Trump supporters angry at his 'retreat' on border wall
Supporters of US President Donald Trump have turned on him after he was yet again denied funding for a border wall.
Late on Wednesday, the US Congress approved a spending bill to keep federal agencies open until February.
The Republican president was foiled in the Senate by his own party, which refused to grant him any of the $5bn (£4bn) he wants for a US-Mexico wall.
Two years on, Mr Trump has been unable to deliver on the central campaign pledge that electrified his rallies.
Congress faces a Friday midnight deadline for averting a partial shutdown of the federal government.
Failing to agree a longer-term spending plan, the Senate has only been able to approve a seven-week extension of funds.
The House of Representatives is expected to act on the legislation later this week.
President Trump told Republicans on Thursday afternoon he would not approve any deal that denies him wall funding, according to House Speaker Paul Ryan. He later described it as a "sacred obligation".
"I look forward to signing a bill that fulfils our fundamental duty to the American people," the president said on Thursday.
Mr Trump has repeatedly suggested in the past he will reject budget bills that include no money for his project, only to sign such measures once they reach his desk.
But fears of a government shutdown over the wall have set markets on edge. On Thursday the Dow fell by 2% - over 400 points - to a 14-month low, according to US media.
Members of the ultra-conservative House of Representatives Freedom Caucus were up in arms over the apparent retreat.
North Carolina congressman Mark Meadows, a key Trump supporter, said: "He [Trump] campaigned on the wall.
"It was the centre of his campaign. The American people's patience is running out."
He called on the president to veto the bill and renegotiate.
Ohio congressman Jim Jordan noted in exasperation that it will only get more difficult next month once Democrats take over the House.
"Let me get this straight," Mr Jordan tweeted. "Our chances of getting the Wall will be better in February when Nancy Pelosi is Speaker than now when we have the majority?
"Give me a break."
Mr Trump's champions in the media are also upset by his failure to seal the deal.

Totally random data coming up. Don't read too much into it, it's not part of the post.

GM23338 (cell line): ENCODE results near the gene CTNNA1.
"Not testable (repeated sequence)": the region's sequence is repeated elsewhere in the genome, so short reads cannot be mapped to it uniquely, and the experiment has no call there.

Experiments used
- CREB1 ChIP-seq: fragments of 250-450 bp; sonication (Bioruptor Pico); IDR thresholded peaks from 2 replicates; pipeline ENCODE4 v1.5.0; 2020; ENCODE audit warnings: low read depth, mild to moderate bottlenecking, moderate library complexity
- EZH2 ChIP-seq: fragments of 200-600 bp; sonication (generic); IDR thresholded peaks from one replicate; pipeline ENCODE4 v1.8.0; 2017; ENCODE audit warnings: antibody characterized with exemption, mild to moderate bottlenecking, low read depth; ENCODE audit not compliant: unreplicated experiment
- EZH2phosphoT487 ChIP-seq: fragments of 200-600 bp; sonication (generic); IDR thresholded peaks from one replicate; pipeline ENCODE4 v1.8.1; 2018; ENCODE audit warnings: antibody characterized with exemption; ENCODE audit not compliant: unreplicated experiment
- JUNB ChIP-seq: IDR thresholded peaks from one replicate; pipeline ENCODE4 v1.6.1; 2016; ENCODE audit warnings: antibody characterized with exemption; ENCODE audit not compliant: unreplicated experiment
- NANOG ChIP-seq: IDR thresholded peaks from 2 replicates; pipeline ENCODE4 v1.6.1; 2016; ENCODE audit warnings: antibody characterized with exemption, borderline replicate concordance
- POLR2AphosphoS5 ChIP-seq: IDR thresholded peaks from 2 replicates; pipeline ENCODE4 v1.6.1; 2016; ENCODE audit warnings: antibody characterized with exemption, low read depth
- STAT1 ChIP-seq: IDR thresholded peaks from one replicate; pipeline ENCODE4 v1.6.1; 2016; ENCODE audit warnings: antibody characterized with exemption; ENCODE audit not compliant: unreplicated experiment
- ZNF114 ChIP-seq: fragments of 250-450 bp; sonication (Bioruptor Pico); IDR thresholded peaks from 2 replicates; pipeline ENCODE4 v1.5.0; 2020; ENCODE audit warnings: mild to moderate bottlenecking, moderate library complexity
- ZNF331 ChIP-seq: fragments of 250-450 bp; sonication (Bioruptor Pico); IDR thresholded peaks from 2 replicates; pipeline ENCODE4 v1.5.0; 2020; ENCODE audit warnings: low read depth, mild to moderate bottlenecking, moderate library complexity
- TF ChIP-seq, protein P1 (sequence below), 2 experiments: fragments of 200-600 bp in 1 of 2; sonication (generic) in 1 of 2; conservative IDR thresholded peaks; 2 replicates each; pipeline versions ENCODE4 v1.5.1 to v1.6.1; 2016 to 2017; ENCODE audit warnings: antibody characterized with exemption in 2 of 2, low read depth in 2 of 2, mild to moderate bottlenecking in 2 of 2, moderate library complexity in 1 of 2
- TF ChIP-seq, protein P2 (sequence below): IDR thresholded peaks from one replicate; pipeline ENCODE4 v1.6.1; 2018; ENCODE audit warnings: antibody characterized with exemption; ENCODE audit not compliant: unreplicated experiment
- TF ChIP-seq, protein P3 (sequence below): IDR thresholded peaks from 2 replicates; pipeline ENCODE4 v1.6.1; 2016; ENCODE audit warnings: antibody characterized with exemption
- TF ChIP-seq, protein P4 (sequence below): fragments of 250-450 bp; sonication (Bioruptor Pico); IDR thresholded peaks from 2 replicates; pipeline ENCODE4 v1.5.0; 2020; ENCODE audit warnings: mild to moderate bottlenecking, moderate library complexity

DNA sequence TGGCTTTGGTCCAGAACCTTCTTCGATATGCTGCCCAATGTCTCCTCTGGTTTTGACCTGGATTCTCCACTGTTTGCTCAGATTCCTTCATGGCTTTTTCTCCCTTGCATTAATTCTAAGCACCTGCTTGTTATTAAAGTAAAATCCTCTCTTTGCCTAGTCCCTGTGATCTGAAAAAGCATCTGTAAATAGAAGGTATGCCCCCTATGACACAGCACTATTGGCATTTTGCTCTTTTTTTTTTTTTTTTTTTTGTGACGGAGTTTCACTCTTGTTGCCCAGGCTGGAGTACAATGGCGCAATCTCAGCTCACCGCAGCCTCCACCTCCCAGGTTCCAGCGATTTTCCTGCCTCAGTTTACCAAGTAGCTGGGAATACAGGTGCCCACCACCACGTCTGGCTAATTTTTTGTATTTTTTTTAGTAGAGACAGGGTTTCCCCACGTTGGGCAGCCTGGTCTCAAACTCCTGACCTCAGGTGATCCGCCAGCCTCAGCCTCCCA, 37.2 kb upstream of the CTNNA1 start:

Breitbart News called it a "cave". The Drudge Report used the headline, "Trump in Retreat".
Radio host Rush Limbaugh said the president is going to "get less than nothing".
Right-wing columnist Ann Coulter - author of In Trump We Trust - recently predicted he will not be re-elected.
"Without a wall, he will only be remembered as a small cartoon figure who briefly inflamed and amused the rabble," she wrote.
Fox News host Laura Ingraham also posted a critical tweet.
White House Press Secretary Sarah Sanders said on Thursday that Mr Trump is weighing his options.
"At this moment, the president does not want to go further without border security, which includes steel slats or a wall," she said in a statement.
Despite enjoying two years of a congressional majority, Mr Trump was always unlikely to reach the 60 votes that funding for his wall would need in the Senate, where his party only currently has 51 seats.
And some Republican lawmakers have baulked at the cost of such a barrier, expressing reluctance to divert funding from other budgets, such as the military.
While the wall debate continues, the Department of Homeland Security announced that migrants who illegally enter the US - including asylum seekers - will have to wait in Mexico for their cases to be heard.
The Mexican government has said it will offer migrants work visas and protections while they await asylum proceedings, according to the US Department of State.
The advocacy group Kids in Need of Defense called the move "unconscionable", saying that many families are fleeing violence.
Meanwhile, some Trump supporters have decided to take matters into their own hands, launching a $1bn online fundraiser for the wall.
The GoFundMe has amassed more than $7m in three days.
Brian Kolfage, the Iraq War veteran behind the campaign, said raising the money was achievable if every Trump voter pledged $80.
"This won't be easy, but it's our duty as citizens," Mr Kolfage said. "We can help President Trump make America safe again!"